This thesis studies the relations between modernism, mass culture and visual media. Using the dramatic form of the ”dream play” as focal point, it compares the drama of August Strindberg with the television series of Dennis Potter, and the theories of Walter Benjamin with those of Raymond Williams. The purpose is to elucidate how categories of high and low operate within different cultural fields (avant-garde theatre and quality television), and different strands of cultural theory (the Frankfurt school and Cultural Studies).
Strindberg’s dreamplays, in particular To Damascus (1898) and A Dreamplay (1901), are introduced by using models from the field theory of Pierre Bourdieu. The genesis and reception of the dreamplays are thus related to oppositions between commercial and independent production in the Swedish cultural field, and how these tensions are refracted in the form and themes of the plays.
Attention then turns to Benjamin’s and Williams’ early work on drama. Benjamin’s analysis of allegory is related to his conception of mass culture as dream world. William’s analysis of naturalism to his conception of television as technology and cultural form. Their allusions to Strindberg’s dreamplays are used to raise specific questions about the media: how does modern art anticipate new technologies? How has 20th century cultural theory been affected by film and television?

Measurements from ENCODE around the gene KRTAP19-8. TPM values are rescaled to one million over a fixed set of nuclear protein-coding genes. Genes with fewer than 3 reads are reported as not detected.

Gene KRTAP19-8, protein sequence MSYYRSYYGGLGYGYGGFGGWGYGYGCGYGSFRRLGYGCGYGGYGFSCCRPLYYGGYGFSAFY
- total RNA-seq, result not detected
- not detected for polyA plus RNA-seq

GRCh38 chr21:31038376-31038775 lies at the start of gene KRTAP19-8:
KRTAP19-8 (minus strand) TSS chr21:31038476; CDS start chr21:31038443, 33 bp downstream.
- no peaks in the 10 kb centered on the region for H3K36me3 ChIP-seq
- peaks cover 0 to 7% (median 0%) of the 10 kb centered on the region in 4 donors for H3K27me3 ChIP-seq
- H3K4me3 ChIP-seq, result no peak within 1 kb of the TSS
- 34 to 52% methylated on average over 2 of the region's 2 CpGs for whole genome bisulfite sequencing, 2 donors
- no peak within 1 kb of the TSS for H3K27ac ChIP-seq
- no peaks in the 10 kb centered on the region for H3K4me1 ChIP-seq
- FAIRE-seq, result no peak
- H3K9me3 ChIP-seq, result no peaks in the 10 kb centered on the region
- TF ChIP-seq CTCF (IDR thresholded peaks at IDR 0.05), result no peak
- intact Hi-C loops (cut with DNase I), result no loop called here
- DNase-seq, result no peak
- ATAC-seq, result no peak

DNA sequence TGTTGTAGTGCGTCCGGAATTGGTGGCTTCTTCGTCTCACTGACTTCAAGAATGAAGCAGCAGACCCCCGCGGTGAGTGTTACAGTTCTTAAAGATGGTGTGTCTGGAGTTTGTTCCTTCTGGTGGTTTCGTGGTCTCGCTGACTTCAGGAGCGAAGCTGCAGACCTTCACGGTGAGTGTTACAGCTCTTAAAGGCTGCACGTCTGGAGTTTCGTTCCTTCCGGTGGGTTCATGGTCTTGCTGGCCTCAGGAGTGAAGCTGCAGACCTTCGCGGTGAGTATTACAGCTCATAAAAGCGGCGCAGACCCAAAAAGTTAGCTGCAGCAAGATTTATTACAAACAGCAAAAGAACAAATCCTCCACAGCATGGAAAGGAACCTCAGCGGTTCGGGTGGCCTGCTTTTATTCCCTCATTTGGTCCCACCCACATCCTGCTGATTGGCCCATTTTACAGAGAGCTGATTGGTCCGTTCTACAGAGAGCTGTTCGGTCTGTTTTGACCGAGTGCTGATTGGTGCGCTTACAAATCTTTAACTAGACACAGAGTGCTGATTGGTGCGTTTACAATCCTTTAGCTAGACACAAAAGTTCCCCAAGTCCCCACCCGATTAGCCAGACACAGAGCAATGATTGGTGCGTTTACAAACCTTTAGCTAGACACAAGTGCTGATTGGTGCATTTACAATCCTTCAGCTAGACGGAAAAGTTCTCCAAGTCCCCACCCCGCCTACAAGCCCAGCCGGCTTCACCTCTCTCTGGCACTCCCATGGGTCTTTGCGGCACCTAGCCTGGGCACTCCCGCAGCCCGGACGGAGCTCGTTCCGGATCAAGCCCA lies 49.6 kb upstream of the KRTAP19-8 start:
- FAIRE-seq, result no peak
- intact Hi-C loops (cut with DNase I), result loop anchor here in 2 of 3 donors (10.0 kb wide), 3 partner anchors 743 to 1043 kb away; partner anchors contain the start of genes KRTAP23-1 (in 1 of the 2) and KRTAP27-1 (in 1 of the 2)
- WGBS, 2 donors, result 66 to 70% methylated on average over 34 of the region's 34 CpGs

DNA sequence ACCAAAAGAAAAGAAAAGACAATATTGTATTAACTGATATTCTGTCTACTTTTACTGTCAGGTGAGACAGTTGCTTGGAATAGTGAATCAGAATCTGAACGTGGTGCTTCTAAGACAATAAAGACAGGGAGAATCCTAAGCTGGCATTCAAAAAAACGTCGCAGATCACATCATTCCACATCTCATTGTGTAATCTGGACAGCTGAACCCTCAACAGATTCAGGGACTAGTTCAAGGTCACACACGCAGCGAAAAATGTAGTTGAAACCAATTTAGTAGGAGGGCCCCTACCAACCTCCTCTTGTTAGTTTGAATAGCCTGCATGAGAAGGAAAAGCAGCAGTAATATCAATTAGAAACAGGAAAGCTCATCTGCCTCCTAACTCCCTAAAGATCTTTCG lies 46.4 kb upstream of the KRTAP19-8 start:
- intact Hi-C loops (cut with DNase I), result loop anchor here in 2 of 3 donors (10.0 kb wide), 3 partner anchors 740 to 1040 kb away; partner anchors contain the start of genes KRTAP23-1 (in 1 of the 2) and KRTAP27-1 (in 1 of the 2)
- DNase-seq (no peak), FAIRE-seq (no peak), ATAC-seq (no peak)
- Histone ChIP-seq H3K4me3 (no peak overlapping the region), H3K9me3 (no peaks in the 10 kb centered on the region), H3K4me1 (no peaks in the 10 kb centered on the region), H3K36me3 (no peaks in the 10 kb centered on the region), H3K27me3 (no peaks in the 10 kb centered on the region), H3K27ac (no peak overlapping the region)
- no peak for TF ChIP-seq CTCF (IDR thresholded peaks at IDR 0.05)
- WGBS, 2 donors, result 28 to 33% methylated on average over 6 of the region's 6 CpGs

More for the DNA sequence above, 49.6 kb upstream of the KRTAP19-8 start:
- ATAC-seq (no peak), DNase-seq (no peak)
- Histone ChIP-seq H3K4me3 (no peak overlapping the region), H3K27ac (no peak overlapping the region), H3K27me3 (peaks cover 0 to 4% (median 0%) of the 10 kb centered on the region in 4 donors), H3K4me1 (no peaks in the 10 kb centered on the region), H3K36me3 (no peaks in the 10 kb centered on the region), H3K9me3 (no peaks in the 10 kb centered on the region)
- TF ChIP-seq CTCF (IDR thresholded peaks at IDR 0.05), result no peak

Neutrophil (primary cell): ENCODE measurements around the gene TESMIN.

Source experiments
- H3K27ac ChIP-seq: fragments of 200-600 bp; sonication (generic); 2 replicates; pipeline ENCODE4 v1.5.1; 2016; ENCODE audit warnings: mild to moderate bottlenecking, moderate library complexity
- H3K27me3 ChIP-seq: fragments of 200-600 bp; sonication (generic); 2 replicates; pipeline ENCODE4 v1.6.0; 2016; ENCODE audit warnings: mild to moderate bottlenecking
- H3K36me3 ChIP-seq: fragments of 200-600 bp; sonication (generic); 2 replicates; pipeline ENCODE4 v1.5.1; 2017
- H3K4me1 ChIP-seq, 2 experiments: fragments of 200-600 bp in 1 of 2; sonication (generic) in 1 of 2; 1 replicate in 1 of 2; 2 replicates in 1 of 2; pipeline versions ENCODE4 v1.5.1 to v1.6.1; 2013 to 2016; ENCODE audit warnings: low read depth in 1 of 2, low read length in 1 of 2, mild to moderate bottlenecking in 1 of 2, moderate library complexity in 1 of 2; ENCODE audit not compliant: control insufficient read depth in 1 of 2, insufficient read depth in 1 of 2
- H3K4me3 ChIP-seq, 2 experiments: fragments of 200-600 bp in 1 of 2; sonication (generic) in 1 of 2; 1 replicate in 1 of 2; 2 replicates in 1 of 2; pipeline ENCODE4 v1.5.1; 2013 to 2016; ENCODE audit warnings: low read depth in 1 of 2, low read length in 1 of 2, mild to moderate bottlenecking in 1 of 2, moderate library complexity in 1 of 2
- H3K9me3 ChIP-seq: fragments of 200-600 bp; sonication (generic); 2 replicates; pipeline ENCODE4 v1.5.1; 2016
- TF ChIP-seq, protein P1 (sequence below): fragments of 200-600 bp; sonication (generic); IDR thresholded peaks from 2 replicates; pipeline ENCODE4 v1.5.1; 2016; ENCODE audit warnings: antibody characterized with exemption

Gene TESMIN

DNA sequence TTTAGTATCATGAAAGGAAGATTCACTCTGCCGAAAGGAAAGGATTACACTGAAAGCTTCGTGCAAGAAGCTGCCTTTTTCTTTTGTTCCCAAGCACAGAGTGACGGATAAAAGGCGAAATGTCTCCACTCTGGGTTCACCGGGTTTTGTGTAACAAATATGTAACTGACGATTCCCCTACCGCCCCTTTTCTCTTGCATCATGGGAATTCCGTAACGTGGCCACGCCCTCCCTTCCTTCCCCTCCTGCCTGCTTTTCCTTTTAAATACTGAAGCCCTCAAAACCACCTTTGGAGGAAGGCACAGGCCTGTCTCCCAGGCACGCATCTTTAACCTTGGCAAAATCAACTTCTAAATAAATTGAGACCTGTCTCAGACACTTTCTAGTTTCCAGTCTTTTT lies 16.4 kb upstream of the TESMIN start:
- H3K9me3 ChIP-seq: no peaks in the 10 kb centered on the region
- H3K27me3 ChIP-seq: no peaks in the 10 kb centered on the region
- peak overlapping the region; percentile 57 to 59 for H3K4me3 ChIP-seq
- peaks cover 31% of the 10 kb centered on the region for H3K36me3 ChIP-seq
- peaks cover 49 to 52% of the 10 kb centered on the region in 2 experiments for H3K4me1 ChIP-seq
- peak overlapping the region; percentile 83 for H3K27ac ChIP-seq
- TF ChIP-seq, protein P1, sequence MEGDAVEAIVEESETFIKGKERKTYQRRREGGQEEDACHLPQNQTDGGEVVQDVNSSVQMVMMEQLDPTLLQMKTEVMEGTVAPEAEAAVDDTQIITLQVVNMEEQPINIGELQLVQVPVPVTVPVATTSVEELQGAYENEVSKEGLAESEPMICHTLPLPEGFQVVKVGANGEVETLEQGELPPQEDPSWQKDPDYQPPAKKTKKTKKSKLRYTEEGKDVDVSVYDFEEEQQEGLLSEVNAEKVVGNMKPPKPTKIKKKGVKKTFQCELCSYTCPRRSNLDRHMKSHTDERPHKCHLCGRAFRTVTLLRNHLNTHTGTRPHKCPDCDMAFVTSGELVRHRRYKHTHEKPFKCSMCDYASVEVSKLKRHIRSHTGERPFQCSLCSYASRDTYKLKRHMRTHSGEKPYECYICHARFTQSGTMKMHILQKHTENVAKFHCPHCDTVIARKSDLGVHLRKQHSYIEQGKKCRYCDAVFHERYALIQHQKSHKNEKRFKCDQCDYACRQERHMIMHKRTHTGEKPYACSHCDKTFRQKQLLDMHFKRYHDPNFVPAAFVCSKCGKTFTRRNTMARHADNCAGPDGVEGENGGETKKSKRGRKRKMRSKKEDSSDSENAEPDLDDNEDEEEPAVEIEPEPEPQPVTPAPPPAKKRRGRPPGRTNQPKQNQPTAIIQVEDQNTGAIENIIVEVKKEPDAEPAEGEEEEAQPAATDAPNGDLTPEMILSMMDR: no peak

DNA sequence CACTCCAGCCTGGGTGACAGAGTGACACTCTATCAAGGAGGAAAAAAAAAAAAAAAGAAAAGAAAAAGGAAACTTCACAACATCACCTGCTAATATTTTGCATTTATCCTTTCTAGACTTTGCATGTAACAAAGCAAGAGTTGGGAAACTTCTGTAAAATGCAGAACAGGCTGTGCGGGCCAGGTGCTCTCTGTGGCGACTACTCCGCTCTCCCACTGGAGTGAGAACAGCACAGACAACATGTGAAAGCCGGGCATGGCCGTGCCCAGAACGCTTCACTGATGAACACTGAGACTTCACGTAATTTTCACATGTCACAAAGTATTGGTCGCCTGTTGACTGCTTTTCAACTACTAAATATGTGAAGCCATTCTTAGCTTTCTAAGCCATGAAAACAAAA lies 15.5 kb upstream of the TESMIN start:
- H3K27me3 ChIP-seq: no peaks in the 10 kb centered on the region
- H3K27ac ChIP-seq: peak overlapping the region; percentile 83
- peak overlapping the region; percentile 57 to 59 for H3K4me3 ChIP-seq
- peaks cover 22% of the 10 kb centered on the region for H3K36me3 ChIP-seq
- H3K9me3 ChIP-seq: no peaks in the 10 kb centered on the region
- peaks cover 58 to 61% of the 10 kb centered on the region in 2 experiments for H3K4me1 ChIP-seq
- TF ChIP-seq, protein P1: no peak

Potter’s work, in particular The Singing Detective (1986), is finally considered in the light of these themes. The characteristics of Potter’s drama (non-naturalism, interior drama) are compared to Strindberg’s, and to analytical concepts developed by Williams (flow, the enclosed room). Benjamin’s interpretations of allegory and mass culture are compared to Potter’s use of popular songs and detective conventions. Potter’s position in relation to the opposition between commercial and public service television, and the conception of high and low in Potter’s texts, are related to the logic of cultural fields.